Key West Foureye Butterflyfish
Next time you're lucky enough to enjoy some Key West snorkeling, you may also get the opportunity to see one of the most agile coral-dwellers in the area, the foureye butterflyfish, sometimes also called the andldquo;four-eyed butterflyfishandrdquo;. This little guy gets his name from the large dark spot on either side of his rear section, which looks a lot like an eye due to the bright white ring that surrounds it. When the foureye butterflyfish feels threatened, it presents these false eyes to the potential predator, hoping to confuse it into attacking the wrong end of the fish's body. The foureye's line of defense doesn't stop there, however, because prominent spines on the dorsal and rear fins make the foureye butterflyfish an uncomfortable dinner.
In general, this four-inch long andldquo;bristle-toothandrdquo; is more a lover than a fighter. Foureye butterflyfish mate for life, and are most often viewed in pairs. If the fish is separated from its mate, it will make a serious effort to relocate him or her, swimming upward in an attempt to gain a better view in its search for the missing partner. If you are fortunate enough to witness the foureye's courtship dance, you'll get to see some of the most acrobatic and energetic choreography in the reef. The foureye is flat with a concave forehead, and is designed to fit into the tiniest crevices of the coral. The foureye can also swim upside down or on its side, navigating the coral like a well-trained fighter pilot. Mating pairs will chase each other in the manner until dusk, pausing only briefly the circle one another head to tail. This maneuverability also helps the foureye avoid confrontations with predators.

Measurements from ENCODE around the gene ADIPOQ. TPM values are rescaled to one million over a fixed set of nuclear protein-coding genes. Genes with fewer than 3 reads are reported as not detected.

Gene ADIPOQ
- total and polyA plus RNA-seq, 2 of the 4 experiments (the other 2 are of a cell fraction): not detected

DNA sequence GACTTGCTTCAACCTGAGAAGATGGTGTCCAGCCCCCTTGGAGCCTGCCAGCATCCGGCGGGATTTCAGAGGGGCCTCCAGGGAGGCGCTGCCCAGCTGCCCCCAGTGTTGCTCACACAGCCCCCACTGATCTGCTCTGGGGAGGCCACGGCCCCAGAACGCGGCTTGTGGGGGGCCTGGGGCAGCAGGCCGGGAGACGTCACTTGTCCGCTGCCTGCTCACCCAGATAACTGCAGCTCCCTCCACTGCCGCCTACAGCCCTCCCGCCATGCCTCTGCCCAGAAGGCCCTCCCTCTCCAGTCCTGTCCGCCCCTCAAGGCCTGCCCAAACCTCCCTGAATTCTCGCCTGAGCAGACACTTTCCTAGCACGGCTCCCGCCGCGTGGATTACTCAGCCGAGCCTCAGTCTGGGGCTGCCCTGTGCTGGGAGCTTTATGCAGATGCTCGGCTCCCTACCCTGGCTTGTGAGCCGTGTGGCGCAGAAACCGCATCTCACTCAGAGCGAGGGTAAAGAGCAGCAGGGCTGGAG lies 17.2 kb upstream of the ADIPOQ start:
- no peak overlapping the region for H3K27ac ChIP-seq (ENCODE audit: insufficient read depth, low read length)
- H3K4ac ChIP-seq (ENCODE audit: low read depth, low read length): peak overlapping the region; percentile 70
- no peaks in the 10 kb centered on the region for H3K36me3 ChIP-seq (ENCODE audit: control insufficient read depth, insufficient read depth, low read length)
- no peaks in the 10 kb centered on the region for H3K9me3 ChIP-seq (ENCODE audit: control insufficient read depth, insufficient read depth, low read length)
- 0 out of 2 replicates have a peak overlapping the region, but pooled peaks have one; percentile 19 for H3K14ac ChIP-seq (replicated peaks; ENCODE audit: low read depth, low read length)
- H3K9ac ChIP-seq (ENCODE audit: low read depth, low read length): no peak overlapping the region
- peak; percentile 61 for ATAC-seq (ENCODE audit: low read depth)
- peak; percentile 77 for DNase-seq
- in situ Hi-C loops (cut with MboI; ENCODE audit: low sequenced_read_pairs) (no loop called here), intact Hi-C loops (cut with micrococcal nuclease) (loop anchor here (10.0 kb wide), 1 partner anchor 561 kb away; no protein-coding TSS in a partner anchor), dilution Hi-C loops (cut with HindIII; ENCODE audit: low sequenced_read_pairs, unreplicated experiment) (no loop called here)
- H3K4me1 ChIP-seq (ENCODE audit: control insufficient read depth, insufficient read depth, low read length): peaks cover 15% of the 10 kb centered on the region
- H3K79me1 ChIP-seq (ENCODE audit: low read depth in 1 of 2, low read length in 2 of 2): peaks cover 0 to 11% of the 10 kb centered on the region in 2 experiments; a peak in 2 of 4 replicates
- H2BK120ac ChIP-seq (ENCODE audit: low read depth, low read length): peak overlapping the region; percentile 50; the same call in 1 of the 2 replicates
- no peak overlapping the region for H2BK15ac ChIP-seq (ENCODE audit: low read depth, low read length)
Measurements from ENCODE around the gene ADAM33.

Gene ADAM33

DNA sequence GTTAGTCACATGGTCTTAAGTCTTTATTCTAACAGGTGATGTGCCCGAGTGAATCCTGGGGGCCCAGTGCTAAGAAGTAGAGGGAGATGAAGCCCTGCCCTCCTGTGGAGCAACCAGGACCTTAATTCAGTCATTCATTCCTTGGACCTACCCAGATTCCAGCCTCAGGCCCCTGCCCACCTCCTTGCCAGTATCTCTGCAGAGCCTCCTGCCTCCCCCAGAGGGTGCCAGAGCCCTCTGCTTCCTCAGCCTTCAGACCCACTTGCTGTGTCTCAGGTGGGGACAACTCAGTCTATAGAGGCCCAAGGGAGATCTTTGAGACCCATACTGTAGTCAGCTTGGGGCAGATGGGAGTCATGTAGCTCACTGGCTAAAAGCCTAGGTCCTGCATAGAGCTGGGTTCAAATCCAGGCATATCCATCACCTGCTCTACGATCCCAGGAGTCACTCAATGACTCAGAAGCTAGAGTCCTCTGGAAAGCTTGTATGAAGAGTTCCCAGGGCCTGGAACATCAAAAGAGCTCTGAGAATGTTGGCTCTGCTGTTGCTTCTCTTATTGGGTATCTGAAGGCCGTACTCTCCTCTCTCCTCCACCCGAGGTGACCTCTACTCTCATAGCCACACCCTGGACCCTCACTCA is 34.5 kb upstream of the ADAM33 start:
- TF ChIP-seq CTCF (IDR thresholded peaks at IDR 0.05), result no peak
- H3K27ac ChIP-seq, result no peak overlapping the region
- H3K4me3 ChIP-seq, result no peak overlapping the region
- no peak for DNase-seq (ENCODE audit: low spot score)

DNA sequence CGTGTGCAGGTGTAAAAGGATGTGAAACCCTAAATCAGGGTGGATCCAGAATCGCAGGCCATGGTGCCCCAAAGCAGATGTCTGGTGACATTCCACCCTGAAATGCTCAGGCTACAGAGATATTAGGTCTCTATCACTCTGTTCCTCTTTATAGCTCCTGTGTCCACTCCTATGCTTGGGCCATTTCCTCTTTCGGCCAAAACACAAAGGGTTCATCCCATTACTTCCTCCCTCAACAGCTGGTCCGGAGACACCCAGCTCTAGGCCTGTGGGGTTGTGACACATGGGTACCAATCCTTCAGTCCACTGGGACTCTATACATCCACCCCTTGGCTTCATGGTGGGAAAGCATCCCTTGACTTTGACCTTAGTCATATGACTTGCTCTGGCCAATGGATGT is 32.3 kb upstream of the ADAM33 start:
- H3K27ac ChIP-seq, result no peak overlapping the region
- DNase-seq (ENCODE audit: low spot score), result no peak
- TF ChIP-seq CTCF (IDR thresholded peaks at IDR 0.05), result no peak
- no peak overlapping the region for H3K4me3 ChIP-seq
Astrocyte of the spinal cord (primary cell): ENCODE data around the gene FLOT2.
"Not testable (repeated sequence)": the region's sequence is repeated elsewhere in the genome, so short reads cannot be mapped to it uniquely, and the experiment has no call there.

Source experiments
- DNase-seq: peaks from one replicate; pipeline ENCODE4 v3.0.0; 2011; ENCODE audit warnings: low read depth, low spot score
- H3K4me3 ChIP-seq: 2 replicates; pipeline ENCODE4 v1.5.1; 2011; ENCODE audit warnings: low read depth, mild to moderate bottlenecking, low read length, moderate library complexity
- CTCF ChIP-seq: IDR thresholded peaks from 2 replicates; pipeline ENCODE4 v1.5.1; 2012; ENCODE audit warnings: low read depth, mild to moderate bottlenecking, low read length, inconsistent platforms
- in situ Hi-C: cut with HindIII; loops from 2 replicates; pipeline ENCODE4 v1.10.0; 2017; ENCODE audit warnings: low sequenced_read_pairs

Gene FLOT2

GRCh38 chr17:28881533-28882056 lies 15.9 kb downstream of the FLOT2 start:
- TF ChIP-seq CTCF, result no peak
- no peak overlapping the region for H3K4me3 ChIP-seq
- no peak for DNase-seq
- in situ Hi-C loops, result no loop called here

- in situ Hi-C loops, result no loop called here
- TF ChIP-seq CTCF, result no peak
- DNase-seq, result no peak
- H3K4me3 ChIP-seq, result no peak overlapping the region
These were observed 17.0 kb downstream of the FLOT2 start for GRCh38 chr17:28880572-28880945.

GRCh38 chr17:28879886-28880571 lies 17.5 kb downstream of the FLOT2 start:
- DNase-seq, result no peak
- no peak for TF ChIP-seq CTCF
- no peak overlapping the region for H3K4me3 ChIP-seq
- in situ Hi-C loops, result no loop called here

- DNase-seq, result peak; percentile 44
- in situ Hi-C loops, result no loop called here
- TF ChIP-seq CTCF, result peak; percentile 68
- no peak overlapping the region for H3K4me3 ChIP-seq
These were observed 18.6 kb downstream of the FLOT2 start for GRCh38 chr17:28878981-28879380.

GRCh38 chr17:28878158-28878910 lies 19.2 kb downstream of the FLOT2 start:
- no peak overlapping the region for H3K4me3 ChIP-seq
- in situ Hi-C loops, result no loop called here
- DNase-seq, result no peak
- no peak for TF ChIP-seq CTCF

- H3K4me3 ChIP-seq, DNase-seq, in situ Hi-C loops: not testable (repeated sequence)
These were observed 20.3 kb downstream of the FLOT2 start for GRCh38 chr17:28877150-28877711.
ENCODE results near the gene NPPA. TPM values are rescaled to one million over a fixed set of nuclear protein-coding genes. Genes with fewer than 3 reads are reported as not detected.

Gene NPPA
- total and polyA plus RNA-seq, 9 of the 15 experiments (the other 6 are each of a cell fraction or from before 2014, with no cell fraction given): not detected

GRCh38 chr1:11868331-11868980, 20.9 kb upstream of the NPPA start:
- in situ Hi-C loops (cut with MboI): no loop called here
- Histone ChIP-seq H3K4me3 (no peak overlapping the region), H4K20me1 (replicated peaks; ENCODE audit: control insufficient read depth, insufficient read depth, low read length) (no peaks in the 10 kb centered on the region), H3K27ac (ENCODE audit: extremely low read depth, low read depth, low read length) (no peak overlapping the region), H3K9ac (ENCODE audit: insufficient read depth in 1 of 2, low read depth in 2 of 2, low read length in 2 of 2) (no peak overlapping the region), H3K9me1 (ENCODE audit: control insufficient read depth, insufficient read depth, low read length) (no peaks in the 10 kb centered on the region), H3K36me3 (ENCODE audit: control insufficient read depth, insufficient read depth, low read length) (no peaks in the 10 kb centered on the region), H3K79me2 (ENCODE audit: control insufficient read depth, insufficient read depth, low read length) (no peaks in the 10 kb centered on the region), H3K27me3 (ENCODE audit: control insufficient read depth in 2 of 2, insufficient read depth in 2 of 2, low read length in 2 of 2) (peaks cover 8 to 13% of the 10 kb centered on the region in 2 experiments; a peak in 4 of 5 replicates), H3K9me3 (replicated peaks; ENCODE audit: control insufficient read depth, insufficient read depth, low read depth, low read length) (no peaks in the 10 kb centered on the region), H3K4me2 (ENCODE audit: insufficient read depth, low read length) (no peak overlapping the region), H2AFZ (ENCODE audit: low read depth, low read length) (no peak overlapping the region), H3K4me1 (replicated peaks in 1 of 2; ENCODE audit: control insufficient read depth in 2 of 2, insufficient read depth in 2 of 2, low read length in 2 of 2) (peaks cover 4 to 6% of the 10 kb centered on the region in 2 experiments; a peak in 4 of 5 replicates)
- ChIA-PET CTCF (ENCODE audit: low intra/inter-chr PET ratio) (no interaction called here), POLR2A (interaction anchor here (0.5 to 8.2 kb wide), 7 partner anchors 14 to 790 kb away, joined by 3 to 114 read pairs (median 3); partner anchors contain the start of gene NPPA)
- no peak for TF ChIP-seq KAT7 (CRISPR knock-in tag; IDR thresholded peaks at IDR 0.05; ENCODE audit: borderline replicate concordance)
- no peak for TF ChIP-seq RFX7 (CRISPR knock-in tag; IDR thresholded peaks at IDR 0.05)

The foureye is the perfect fish to discover while on a Key West snorkel, because they usually feed in shallow water and seagrass beds and, though they're fast and maneuverable, it's easy to spot the foureye's graphic patterns. Besides their dark false eyes, the foureye is also marked with a black stripe that further camouflages its real eye, a mark which is characteristic in a variety of butterflyfish, The foureye also has a distinctive, short snout which aids the little fish in rooting through small crevices in the coral as it searches for food. The foureye is the only butterflyfish to display a chevron-type pattern along the sides of its body.
Because of its small size and unique markings, the foureye butterflyfish is often harvested as a popular addition to saltwater aquariums, although its knack for hasty exits makes it a difficult fish to catch. Keep your eye out on your next Key West snorkeling adventure, and you might be able to catch a glimpse of this shy little four-eyed acrobat.